Improving Travel Efficiency at the Local Levelby Shruti Vaidyanathan, ACEEE Senior Transportation Analyst
This post was originally published on the ACEEE blog.
A comprehensive approach to transportation energy efficiency must include a combination of strategies targeted at both vehicle fuel efficiency and travel behavior. While the federal government has taken the lead on fuel efficiency, local and regional policies that reduce the need for driving are also essential to achieve an efficient and sustainable transportation system.
Today ACEEE released a new local guide to help municipalities and metropolitan regions identify policies to expand transportation choices and improve transportation system efficiency. The toolkit is targeted at local policymakers and stakeholders interested in reducing transportation-related fuel consumption in their communities.
Policies addressed in the toolkit are divided into four key categories:
- Policies to integrate land use and transportation that encourage the creation of compact, transit-oriented, and multi-use communities to enable access to additional transportation choices.
- Policies that extend transit networks and create integrated street networks that are accessible to all road users be they in cars, on transit, on bikes, or on foot.
- Pricing mechanisms that provide drivers with an incentive to change their driving behavior by charging more for inefficient travel choices. These mechanisms include congestion pricing schemes, parking fees, and mileage-based fees.
- Policies that encourage increased use of alternative modes of transportation, including public transit, walking, and biking.
The toolkit provides descriptions of each policy, an outline of relevant stakeholders, and a case study that exemplifies best practices for project implementation and design. It also provides estimates of typical costs and benefits for each policy, based on the Urban Land Institute’s 2009 report Moving Cooler. More information on the calculations used to generate the cost and savings figures, as well as the ability to customize inputs to the calculations, will be available in ACEEE’s Local Energy Efficiency Policy Calculator (LEEP-C), version 2, to be released in early 2013.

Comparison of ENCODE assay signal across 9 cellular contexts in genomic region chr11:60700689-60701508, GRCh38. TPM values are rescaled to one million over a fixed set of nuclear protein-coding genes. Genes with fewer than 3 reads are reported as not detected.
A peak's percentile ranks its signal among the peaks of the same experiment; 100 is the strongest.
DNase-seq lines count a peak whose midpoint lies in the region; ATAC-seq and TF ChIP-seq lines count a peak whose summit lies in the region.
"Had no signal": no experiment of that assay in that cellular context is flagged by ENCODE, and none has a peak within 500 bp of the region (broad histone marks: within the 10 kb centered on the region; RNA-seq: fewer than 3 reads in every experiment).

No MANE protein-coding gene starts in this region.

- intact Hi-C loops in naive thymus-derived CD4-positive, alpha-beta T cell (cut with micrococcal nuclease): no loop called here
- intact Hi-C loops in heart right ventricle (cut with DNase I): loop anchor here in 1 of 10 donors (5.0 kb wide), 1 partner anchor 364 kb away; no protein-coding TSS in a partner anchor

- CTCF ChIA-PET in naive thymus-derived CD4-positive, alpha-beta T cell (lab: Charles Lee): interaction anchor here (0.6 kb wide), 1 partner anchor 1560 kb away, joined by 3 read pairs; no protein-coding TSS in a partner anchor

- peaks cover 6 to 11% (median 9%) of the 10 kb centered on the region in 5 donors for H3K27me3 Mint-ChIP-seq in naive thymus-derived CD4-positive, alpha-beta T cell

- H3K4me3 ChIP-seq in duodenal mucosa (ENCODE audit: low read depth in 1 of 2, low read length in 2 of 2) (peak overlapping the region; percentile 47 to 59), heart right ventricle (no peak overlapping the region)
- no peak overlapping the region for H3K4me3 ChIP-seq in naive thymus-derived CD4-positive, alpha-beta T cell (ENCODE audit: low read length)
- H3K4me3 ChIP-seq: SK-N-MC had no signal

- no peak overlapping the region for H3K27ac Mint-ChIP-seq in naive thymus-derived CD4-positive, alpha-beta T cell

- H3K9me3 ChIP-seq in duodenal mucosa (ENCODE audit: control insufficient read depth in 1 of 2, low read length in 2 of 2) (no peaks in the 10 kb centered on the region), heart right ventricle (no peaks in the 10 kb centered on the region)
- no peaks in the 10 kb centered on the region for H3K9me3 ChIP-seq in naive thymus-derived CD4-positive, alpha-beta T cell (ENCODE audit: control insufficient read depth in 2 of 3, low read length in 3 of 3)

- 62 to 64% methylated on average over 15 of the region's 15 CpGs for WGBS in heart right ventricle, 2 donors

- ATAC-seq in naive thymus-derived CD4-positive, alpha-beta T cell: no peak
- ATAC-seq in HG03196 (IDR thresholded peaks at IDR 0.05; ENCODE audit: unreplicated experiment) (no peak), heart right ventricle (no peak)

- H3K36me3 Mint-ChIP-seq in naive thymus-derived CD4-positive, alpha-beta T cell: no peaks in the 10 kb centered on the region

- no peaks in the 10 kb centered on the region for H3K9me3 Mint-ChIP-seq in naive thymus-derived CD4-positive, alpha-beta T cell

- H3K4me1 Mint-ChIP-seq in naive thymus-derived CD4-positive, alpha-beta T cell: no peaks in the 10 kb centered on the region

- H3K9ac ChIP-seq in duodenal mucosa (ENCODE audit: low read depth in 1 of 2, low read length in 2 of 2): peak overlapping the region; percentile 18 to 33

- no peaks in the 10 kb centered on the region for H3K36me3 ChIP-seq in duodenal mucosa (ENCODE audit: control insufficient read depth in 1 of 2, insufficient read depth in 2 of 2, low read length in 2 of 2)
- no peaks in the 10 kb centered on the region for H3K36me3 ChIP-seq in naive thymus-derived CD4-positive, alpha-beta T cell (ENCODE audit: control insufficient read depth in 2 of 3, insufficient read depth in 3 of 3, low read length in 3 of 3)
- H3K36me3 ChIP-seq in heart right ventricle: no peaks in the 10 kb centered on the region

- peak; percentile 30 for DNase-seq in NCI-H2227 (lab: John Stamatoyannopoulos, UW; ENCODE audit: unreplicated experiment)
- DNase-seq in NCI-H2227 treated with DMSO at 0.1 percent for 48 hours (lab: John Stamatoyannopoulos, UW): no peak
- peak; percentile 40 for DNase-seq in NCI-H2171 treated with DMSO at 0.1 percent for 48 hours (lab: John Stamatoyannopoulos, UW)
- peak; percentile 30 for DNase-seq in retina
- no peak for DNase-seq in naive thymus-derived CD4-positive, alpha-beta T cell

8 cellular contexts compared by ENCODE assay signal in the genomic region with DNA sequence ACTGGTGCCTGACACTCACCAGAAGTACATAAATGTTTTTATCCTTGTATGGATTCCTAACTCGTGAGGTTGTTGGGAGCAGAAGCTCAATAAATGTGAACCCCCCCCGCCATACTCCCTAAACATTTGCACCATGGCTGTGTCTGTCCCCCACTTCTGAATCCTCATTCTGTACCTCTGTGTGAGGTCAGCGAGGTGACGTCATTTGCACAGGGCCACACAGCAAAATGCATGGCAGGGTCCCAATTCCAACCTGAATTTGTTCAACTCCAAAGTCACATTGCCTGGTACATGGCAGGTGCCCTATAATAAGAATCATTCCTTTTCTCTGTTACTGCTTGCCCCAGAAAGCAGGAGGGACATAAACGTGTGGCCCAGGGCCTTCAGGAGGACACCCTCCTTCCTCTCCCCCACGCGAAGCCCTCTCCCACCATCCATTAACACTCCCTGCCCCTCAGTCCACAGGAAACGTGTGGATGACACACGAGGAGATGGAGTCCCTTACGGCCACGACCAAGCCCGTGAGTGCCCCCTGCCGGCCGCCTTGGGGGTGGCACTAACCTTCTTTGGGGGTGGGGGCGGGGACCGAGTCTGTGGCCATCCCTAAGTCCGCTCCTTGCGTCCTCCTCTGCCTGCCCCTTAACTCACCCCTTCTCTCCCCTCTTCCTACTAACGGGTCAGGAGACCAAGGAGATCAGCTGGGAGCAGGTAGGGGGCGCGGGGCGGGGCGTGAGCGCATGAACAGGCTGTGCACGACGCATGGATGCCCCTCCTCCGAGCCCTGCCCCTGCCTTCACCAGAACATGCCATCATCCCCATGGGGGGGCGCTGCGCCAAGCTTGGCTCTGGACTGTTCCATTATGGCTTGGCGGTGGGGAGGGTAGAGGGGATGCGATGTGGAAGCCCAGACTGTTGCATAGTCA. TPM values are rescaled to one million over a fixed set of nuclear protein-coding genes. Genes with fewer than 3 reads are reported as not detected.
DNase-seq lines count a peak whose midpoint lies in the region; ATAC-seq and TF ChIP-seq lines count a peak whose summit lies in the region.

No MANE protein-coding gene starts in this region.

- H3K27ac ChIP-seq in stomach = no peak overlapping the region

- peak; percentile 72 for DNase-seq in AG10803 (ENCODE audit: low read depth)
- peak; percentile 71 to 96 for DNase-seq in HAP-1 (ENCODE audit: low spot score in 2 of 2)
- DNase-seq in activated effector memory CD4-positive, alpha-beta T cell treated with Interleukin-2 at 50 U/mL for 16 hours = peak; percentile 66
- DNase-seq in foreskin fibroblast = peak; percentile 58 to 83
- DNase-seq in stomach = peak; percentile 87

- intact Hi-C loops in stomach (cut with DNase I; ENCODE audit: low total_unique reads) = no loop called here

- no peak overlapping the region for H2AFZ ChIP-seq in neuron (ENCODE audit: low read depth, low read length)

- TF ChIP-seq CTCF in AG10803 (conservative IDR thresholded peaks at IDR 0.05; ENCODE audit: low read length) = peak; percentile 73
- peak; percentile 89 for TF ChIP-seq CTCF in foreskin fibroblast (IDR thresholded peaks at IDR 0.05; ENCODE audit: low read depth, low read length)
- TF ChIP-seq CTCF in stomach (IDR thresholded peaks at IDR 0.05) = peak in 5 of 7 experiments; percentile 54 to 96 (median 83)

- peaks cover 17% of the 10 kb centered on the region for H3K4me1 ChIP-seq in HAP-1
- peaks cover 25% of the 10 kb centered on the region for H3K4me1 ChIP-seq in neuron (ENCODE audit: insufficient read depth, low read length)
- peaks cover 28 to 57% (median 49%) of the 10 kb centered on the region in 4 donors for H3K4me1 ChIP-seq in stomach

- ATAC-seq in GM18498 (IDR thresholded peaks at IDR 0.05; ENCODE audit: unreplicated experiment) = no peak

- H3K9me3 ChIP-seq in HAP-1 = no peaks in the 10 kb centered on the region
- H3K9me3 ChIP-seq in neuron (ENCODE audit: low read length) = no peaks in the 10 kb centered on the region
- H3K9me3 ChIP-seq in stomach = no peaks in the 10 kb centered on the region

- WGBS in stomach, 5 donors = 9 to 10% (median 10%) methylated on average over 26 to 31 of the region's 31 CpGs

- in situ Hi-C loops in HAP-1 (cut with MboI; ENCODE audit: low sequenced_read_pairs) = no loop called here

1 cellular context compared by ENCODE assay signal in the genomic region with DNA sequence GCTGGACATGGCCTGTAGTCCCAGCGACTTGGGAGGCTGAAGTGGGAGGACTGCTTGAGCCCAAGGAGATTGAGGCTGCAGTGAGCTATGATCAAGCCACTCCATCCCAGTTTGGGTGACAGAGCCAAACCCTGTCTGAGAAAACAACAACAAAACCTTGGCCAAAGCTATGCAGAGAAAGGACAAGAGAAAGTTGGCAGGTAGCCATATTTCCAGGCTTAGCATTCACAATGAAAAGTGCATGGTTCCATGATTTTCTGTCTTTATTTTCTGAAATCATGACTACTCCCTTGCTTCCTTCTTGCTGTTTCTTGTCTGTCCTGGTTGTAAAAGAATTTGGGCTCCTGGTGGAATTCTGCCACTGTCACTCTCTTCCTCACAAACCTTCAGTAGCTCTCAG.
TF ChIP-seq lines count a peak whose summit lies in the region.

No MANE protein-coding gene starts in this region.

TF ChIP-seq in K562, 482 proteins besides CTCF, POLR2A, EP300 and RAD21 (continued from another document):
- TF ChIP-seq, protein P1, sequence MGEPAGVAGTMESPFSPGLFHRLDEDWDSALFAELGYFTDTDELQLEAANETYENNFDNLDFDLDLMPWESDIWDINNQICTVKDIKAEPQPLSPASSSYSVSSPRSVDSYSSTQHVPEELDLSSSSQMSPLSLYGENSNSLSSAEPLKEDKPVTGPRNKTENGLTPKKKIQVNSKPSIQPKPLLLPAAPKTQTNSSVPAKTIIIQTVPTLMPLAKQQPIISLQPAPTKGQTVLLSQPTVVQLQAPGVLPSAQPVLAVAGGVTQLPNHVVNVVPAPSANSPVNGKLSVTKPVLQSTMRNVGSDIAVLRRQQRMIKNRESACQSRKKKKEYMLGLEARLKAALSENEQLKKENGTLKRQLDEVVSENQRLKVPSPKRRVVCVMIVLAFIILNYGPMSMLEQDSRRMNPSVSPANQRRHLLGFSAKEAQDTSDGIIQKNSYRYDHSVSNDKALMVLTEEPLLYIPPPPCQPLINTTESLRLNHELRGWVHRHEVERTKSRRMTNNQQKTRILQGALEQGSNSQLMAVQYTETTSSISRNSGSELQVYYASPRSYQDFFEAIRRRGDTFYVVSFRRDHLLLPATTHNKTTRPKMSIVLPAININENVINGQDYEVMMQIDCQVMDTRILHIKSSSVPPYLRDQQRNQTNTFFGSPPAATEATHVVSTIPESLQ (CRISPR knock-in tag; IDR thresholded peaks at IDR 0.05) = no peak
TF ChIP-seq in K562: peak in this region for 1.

Communities can see significant benefits from the implementation of transportation efficiency policies. The adoption of a vehicle miles traveled (VMT) fee, for instance, can reduce community fuel consumption by 8% while saving approximately $670 per capita annually. Policies that encourage the creation of compact, transit-oriented communities have the potential to save $725 per capita annually and cut fuel use by more than 10%. Additional benefits can result from implementing a comprehensive package of strategies.
The toolkit aims to help municipalities take action to achieve transportation-related energy reductions because choosing the right efficiency measures for implementation can be a difficult prospect for community decision-makers, and no one policy can be applied across the board. But strategies outlined in the toolkit can address challenges such as local variations in policy priorities, resources, economies, population, travel patterns, and physical characteristics.